Studies also suggest that factors relating to pregnancy and birth can increase the risk of schizophrenia. These factors include the age of the father, stress during pregnancy, when in the year a person was born, low blood oxygen levels, and the mother’s health problems.[1]

Schizophrenia vs Bipolar Disorder: Treatment

Both schizophrenia and bipolar disorder can be treated with a combination of medication and psychotherapy.

Medication

In schizophrenia, the main medication used in treatment is a class of drugs called antipsychotics, which help to alleviate the symptoms of psychosis.[4]

The main medication for bipolar disorder is mood stabilizers. Some antipsychotics can also be used as mood stabilizers.[5]

Psychotherapy

Psychotherapy may also help with managing symptoms of both schizophrenia and bipolar disorder.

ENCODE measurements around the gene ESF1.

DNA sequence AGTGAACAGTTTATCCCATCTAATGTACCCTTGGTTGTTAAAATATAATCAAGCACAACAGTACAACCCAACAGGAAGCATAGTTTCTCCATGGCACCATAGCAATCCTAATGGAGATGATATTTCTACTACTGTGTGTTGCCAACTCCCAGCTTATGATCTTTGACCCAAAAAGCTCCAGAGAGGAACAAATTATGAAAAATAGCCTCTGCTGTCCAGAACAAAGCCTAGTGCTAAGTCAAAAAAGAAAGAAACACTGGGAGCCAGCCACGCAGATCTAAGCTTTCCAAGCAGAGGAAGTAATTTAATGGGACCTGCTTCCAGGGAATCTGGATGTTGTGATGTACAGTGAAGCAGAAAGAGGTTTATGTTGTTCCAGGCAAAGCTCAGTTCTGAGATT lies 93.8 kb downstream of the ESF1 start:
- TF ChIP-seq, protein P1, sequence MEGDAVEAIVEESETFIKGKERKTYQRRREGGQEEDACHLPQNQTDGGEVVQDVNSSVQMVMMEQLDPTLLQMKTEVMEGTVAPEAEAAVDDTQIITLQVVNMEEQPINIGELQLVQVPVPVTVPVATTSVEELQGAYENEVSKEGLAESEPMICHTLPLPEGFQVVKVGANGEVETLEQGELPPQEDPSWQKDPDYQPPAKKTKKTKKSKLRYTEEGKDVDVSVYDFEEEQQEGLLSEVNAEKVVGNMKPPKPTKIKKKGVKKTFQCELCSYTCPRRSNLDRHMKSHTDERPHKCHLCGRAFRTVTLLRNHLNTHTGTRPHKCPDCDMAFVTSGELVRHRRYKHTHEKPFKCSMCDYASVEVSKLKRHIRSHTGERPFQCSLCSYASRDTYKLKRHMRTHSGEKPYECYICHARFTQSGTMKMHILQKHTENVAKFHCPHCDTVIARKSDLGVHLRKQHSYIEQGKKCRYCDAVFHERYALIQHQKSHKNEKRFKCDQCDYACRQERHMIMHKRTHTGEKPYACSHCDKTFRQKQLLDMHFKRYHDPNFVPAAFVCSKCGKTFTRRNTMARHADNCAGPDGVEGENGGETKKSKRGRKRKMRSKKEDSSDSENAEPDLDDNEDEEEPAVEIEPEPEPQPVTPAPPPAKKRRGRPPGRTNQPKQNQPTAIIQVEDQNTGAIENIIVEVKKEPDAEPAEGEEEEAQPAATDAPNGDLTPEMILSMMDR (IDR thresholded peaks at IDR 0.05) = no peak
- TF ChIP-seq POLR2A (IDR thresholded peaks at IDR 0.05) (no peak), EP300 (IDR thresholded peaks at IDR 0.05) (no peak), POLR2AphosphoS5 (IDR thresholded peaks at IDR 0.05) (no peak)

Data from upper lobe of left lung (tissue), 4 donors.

Cognitive behavioral therapy (CBT) can be used to treat both schizophrenia [7] and bipolar disorder[8].

There is a kind of CBT that has been adapted to help people who have experienced psychosis. CBT helps you understand your emotions and find ways to manage your behavior. CBT for psychosis (CBTp) is specifically designed to help people understand their symptoms and reduce the distress caused by them.[6]

Family therapy may be helpful for both schizophrenia and bipolar disorder. A therapist will work with the person affected as well as their family to help everyone understand mental illness and how the family can support their loved one effectively.[6]

Can you have schizophrenia and bipolar disorder at the same time?

If a person has symptoms of schizophrenia as well as bipolar disorder, they may be diagnosed with schizoaffective disorder, rather than receiving a diagnosis of both schizophrenia and bipolar disorder.

Schizoaffective disorder is essentially the presence of schizophrenia symptoms accompanied by either depression or mania.[1] Schizoaffective disorder is also treated primarily with antipsychotic medication, mood stabilizers and psychotherapy.[9]